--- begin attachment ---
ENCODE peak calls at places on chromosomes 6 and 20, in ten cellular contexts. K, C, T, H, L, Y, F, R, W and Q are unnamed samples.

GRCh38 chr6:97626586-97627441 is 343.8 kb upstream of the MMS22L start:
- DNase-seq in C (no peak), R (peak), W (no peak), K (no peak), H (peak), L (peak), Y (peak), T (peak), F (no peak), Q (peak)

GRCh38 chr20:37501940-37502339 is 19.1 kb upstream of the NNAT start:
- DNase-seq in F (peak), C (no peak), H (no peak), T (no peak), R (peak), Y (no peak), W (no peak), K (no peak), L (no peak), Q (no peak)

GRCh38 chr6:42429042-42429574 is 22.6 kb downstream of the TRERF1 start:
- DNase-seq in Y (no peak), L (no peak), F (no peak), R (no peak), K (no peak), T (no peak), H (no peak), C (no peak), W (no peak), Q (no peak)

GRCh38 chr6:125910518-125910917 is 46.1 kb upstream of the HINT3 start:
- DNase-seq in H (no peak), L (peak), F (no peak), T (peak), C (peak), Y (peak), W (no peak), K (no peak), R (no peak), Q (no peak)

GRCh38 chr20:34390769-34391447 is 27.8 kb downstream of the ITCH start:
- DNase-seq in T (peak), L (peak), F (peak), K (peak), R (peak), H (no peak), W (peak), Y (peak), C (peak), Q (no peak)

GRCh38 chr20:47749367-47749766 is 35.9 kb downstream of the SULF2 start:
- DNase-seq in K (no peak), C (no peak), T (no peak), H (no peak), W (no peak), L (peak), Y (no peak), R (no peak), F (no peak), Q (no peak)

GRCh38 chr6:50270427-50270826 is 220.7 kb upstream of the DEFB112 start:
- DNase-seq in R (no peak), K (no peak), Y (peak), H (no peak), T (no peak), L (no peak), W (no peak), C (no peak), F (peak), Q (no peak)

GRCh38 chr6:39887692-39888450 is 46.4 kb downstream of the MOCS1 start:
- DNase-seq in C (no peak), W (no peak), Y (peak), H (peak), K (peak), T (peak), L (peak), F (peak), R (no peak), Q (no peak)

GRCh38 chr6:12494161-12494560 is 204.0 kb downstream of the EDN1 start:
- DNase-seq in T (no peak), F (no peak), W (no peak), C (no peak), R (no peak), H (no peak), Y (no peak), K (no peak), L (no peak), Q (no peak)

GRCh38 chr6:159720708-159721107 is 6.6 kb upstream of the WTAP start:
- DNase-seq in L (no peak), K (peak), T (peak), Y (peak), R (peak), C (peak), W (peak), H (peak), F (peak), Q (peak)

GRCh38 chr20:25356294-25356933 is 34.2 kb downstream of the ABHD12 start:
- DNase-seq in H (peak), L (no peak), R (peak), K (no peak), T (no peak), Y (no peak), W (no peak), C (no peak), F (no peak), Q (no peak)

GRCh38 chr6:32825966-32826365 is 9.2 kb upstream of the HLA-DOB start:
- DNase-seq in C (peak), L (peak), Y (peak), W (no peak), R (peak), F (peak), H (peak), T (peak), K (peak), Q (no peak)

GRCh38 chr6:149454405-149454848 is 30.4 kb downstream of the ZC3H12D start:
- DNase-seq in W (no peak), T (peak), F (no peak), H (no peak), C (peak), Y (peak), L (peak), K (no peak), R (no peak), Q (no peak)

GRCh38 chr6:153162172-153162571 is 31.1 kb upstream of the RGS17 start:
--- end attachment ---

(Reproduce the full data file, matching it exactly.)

ENCODE peak calls at places on chromosomes 6 and 20, in ten cellular contexts. K, C, T, H, L, Y, F, R, W and Q are unnamed samples.

GRCh38 chr6:97626586-97627441 is 343.8 kb upstream of the MMS22L start:
- DNase-seq in C (no peak), R (peak), W (no peak), K (no peak), H (peak), L (peak), Y (peak), T (peak), F (no peak), Q (peak)

GRCh38 chr20:37501940-37502339 is 19.1 kb upstream of the NNAT start:
- DNase-seq in F (peak), C (no peak), H (no peak), T (no peak), R (peak), Y (no peak), W (no peak), K (no peak), L (no peak), Q (no peak)

GRCh38 chr6:42429042-42429574 is 22.6 kb downstream of the TRERF1 start:
- DNase-seq in Y (no peak), L (no peak), F (no peak), R (no peak), K (no peak), T (no peak), H (no peak), C (no peak), W (no peak), Q (no peak)

GRCh38 chr6:125910518-125910917 is 46.1 kb upstream of the HINT3 start:
- DNase-seq in H (no peak), L (peak), F (no peak), T (peak), C (peak), Y (peak), W (no peak), K (no peak), R (no peak), Q (no peak)

GRCh38 chr20:34390769-34391447 is 27.8 kb downstream of the ITCH start:
- DNase-seq in T (peak), L (peak), F (peak), K (peak), R (peak), H (no peak), W (peak), Y (peak), C (peak), Q (no peak)

GRCh38 chr20:47749367-47749766 is 35.9 kb downstream of the SULF2 start:
- DNase-seq in K (no peak), C (no peak), T (no peak), H (no peak), W (no peak), L (peak), Y (no peak), R (no peak), F (no peak), Q (no peak)

GRCh38 chr6:50270427-50270826 is 220.7 kb upstream of the DEFB112 start:
- DNase-seq in R (no peak), K (no peak), Y (peak), H (no peak), T (no peak), L (no peak), W (no peak), C (no peak), F (peak), Q (no peak)

GRCh38 chr6:39887692-39888450 is 46.4 kb downstream of the MOCS1 start:
- DNase-seq in C (no peak), W (no peak), Y (peak), H (peak), K (peak), T (peak), L (peak), F (peak), R (no peak), Q (no peak)

GRCh38 chr6:12494161-12494560 is 204.0 kb downstream of the EDN1 start:
- DNase-seq in T (no peak), F (no peak), W (no peak), C (no peak), R (no peak), H (no peak), Y (no peak), K (no peak), L (no peak), Q (no peak)

GRCh38 chr6:159720708-159721107 is 6.6 kb upstream of the WTAP start:
- DNase-seq in L (no peak), K (peak), T (peak), Y (peak), R (peak), C (peak), W (peak), H (peak), F (peak), Q (peak)

GRCh38 chr20:25356294-25356933 is 34.2 kb downstream of the ABHD12 start:
- DNase-seq in H (peak), L (no peak), R (peak), K (no peak), T (no peak), Y (no peak), W (no peak), C (no peak), F (no peak), Q (no peak)

GRCh38 chr6:32825966-32826365 is 9.2 kb upstream of the HLA-DOB start:
- DNase-seq in C (peak), L (peak), Y (peak), W (no peak), R (peak), F (peak), H (peak), T (peak), K (peak), Q (no peak)

GRCh38 chr6:149454405-149454848 is 30.4 kb downstream of the ZC3H12D start:
- DNase-seq in W (no peak), T (peak), F (no peak), H (no peak), C (peak), Y (peak), L (peak), K (no peak), R (no peak), Q (no peak)

GRCh38 chr6:153162172-153162571 is 31.1 kb upstream of the RGS17 start: